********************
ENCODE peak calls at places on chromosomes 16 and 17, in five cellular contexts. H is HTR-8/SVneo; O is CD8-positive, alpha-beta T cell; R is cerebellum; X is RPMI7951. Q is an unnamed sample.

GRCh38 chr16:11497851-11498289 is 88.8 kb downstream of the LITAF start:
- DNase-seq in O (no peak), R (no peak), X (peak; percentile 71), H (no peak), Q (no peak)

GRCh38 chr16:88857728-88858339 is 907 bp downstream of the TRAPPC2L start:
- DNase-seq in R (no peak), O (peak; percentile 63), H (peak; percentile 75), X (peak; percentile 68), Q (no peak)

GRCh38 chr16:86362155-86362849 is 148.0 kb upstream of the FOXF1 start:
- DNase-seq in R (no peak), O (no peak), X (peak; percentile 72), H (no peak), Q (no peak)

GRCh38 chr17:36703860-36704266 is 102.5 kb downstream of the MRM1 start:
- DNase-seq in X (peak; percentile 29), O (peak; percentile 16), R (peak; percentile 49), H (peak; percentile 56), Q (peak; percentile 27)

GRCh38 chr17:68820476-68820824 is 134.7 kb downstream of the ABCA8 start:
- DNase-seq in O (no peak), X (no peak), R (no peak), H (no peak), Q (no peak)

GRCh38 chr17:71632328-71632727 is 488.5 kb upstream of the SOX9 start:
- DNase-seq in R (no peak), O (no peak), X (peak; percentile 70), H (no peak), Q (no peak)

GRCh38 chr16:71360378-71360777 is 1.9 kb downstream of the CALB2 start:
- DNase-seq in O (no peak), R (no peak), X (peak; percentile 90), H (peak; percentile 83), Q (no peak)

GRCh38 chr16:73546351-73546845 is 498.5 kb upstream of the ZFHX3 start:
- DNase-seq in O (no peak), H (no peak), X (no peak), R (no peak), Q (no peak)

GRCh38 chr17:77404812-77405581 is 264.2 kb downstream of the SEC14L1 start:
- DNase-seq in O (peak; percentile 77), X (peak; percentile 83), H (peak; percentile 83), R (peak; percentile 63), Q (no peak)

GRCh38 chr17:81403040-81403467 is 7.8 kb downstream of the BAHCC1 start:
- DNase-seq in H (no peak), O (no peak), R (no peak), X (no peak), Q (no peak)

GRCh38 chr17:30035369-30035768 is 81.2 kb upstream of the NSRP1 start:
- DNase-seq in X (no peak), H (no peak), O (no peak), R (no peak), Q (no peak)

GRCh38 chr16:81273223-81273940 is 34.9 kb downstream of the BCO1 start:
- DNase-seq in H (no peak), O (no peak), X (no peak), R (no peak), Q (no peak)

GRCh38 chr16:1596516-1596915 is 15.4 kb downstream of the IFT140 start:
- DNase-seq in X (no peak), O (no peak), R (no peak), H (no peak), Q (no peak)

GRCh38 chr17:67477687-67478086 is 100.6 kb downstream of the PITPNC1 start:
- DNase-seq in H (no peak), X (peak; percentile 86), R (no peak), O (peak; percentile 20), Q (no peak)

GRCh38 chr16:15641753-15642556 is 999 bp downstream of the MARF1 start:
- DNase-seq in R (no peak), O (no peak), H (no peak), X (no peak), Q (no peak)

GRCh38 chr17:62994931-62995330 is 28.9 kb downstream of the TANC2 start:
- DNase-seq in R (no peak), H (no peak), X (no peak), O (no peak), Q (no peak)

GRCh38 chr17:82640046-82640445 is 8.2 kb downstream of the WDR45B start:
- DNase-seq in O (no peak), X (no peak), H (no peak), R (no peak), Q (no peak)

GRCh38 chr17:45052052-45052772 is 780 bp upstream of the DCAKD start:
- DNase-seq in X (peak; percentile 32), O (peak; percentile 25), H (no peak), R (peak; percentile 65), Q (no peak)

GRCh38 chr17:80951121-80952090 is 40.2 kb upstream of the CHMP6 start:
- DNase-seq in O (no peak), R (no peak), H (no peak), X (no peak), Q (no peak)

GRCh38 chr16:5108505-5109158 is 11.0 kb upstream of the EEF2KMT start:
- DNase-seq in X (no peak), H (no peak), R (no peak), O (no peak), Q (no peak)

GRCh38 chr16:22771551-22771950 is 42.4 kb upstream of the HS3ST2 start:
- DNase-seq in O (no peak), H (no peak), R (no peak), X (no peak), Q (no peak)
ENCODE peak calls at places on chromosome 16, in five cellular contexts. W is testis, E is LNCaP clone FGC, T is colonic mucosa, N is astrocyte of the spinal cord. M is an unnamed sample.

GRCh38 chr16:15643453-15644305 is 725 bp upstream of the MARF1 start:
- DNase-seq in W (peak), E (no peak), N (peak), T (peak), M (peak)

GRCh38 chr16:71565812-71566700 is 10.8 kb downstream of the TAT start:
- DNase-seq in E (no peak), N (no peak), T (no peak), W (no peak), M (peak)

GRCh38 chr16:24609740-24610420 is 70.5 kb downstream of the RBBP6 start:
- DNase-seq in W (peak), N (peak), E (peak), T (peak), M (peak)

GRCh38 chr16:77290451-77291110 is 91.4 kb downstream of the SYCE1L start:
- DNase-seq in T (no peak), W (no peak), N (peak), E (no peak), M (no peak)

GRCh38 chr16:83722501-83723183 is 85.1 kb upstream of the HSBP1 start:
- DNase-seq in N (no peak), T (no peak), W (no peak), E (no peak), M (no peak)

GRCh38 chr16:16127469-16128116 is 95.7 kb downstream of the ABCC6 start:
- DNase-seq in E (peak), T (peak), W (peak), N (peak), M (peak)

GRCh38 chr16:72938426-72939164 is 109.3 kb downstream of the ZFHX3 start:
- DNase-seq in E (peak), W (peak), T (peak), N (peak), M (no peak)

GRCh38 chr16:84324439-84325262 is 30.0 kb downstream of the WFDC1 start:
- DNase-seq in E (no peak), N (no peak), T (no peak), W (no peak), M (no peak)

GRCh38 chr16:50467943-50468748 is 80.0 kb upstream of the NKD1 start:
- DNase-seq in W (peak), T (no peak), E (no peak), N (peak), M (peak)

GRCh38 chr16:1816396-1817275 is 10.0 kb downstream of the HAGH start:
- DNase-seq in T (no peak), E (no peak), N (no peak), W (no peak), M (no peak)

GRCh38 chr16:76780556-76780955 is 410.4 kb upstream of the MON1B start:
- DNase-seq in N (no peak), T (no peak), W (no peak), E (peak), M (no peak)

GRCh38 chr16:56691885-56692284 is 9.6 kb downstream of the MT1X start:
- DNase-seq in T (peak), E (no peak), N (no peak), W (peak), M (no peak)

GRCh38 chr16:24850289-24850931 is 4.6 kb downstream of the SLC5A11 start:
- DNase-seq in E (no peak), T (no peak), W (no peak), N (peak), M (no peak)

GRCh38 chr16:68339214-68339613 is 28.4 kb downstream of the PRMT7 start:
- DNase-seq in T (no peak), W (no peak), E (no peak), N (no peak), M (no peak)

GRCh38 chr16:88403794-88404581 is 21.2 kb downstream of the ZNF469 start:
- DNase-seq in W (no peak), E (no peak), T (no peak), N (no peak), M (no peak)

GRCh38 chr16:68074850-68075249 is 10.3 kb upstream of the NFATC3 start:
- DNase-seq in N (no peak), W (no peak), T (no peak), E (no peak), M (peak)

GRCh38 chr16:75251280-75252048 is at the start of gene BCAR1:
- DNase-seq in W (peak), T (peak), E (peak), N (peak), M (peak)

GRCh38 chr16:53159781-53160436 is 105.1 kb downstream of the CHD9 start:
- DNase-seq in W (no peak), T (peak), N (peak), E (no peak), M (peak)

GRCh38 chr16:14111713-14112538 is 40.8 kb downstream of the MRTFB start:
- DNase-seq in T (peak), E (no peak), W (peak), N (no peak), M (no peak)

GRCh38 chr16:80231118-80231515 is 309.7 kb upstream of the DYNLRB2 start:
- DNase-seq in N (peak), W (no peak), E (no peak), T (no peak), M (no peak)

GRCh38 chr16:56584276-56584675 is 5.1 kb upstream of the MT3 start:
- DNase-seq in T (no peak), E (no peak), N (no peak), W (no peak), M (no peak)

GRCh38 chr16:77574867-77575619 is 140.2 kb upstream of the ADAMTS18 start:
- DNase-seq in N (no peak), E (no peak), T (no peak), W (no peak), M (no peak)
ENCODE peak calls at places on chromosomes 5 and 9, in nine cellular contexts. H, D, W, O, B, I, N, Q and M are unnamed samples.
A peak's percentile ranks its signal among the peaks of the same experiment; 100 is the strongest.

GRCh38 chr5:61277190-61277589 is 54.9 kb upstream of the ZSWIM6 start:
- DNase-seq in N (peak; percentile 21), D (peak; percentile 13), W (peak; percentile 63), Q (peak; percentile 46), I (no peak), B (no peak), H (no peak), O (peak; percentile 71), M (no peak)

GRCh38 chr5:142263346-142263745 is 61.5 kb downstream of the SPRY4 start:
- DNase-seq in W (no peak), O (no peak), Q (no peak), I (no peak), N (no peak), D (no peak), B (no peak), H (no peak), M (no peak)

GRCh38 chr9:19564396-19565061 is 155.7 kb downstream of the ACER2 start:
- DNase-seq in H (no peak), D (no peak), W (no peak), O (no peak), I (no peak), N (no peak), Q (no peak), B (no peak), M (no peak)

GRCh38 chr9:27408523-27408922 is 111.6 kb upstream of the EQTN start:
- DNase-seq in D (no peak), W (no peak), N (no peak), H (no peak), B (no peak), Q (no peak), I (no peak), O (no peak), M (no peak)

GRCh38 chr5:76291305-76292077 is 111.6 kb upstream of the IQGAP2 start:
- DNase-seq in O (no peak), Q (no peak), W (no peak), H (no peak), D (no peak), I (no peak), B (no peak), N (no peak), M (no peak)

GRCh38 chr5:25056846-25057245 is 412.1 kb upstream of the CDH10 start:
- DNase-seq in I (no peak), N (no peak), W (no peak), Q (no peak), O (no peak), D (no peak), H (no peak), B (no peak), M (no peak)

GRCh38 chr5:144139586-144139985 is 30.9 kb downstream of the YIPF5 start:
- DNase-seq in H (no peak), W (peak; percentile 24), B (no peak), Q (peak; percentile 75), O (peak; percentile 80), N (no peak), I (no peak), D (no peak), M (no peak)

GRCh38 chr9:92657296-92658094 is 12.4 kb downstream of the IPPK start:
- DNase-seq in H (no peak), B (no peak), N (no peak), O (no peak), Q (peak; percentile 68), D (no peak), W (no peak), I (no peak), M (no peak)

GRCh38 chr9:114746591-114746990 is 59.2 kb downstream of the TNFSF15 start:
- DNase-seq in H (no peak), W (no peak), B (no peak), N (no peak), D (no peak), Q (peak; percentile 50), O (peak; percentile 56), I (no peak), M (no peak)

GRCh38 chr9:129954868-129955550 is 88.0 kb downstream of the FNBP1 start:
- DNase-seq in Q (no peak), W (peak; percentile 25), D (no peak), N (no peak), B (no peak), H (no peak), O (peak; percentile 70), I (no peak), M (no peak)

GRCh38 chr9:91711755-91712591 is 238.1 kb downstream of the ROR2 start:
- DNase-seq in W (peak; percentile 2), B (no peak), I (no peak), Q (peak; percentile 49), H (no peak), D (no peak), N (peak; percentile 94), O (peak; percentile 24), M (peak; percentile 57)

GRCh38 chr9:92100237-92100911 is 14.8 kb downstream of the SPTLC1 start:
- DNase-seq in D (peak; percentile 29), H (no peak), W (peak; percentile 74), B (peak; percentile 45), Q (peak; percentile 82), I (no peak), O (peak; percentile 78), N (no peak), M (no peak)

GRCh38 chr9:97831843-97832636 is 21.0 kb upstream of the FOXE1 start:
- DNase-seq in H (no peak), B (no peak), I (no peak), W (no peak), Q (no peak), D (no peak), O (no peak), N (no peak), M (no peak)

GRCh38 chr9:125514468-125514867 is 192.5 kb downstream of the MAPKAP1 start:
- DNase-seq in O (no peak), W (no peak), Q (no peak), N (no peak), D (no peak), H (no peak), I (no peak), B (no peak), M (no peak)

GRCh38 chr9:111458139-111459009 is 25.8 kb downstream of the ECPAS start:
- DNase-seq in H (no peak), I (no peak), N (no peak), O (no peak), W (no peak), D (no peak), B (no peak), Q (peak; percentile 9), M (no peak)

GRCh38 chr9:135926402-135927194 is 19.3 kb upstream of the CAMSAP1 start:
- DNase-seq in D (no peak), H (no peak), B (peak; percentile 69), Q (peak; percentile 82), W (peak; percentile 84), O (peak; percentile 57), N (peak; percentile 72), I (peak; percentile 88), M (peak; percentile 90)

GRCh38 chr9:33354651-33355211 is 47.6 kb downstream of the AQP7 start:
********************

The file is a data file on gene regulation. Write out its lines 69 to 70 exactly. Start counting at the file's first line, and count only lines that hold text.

GRCh38 chr16:24850289-24850931 is 4.6 kb downstream of the SLC5A11 start:
- DNase-seq in E (no peak), T (no peak), W (no peak), N (peak), M (no peak)